TITLE: OOPSLA This and That, Part 2 AUTHOR: Eugene Wallingford DATE: October 20, 2005 6:46 PM DESC: ----- BODY: As always, OOPSLA has been a constant font of ideas. But this year's OOPSLA seems to have triggered even more than its usual share. I think that is a direct result of the leadership of Dick Gabriel and Ralph Johnson, who have been working for eighteen months to create a coherent and focused program. As much as I have already written this week -- and I know that some of my articles have been quite long; sorry for getting carried away... -- I have plenty of raw material to keep me busy for a while, including the rest of the Educators Symposium, Gerald Sussman's invited talk, my favorite neologism of the week, and the event starting as I type this: Grady Booch's conference-closing talk on his ambitious project to build a handbook of software architecture. For now, I'd like to share just a few ideas from the two panels I attended in the middle part of this fine last day of OOPSLA. The Echoes panel was aimed at exploring the echoes of the structured design movement of the late 1970s. It wasn't as entertaining or as earth-shaking as it might have been given its line-up of panelists, but I took away two key points:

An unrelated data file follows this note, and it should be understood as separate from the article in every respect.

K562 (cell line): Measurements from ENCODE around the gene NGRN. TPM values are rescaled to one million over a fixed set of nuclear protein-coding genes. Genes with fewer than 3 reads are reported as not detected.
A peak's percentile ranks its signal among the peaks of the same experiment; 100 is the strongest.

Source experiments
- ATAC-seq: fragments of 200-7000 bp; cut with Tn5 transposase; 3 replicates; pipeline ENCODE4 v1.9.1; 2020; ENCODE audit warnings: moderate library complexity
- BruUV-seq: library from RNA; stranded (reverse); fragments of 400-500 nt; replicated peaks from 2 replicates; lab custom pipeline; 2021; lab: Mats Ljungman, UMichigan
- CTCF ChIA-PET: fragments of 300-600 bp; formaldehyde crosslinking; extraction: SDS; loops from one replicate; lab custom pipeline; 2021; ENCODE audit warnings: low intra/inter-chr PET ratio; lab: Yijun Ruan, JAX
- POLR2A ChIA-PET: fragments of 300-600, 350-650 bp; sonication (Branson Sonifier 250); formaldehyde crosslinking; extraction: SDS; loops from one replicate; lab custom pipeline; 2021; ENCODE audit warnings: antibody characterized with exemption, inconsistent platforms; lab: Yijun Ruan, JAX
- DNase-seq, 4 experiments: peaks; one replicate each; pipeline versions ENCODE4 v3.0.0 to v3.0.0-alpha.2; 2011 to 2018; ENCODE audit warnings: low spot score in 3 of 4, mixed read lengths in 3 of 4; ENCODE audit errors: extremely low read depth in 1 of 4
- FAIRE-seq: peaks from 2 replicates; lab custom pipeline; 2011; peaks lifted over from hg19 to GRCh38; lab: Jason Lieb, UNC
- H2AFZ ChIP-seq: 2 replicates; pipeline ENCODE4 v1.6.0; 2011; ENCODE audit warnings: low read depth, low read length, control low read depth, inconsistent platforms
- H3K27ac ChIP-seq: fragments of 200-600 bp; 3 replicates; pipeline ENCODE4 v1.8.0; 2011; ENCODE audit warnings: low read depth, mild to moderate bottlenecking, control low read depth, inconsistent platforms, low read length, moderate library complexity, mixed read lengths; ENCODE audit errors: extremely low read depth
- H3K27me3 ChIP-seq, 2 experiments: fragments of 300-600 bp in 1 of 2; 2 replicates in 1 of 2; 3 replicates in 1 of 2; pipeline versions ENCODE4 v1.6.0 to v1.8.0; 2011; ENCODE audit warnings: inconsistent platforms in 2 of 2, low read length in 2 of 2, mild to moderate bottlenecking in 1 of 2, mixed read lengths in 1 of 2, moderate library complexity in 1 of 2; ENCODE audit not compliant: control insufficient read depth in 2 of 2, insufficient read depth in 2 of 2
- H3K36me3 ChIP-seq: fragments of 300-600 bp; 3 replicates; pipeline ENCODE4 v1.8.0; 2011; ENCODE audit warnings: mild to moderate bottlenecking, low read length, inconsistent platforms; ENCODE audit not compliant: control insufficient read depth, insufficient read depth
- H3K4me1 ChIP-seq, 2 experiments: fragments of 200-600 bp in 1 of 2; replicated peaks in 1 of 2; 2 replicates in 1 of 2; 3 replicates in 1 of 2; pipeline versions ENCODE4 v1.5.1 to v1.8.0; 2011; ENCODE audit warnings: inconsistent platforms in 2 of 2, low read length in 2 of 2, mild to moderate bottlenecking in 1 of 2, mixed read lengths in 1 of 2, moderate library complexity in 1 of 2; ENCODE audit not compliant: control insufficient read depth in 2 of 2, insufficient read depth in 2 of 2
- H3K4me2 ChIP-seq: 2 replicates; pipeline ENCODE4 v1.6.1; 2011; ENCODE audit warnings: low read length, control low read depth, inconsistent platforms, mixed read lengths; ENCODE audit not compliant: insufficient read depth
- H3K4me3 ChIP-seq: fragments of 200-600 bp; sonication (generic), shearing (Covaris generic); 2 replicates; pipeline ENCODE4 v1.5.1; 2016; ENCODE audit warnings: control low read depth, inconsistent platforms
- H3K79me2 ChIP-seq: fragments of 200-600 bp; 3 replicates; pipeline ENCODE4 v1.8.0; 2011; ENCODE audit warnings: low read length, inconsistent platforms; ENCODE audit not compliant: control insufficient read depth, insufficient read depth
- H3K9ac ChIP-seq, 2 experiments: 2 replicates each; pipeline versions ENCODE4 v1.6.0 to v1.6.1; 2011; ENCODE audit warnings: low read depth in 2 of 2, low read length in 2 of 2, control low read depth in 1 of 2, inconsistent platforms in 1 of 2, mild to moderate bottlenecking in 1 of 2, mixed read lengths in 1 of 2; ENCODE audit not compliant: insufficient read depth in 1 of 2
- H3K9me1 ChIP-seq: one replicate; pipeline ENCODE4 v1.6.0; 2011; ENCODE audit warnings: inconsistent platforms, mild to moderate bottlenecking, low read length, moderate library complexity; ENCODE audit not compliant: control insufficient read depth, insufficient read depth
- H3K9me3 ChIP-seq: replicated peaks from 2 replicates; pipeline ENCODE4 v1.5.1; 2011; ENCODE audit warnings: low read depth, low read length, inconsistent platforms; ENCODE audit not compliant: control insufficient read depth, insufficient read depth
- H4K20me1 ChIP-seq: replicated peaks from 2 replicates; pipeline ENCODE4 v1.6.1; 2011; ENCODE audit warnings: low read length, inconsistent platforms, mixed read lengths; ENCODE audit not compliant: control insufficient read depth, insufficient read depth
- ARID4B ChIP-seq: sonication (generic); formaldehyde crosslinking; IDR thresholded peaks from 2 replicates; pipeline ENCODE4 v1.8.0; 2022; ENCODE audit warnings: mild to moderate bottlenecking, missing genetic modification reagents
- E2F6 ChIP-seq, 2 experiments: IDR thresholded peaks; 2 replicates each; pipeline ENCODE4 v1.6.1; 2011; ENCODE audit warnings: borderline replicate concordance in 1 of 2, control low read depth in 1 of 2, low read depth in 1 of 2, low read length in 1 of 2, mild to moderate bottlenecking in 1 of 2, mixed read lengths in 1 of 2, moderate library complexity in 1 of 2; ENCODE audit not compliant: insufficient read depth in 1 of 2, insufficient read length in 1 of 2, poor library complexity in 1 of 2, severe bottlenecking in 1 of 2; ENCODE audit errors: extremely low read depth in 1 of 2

I plan to re-read both books in the next year.
I am going to think about how to work this idea more concretely into the courses I teach in the next year.
I immediately thought of a couple of plays on the theme of this quote:
I don't teach to have students. I have students to teach.
I don't blog to have readers. I have readers to blog.
I am hacker, and I write the code.
You know the thing that is most annoying about users is that they have no appreciation for the glory, the grandeur, or the majesty of living inside the code. It is my cathedral.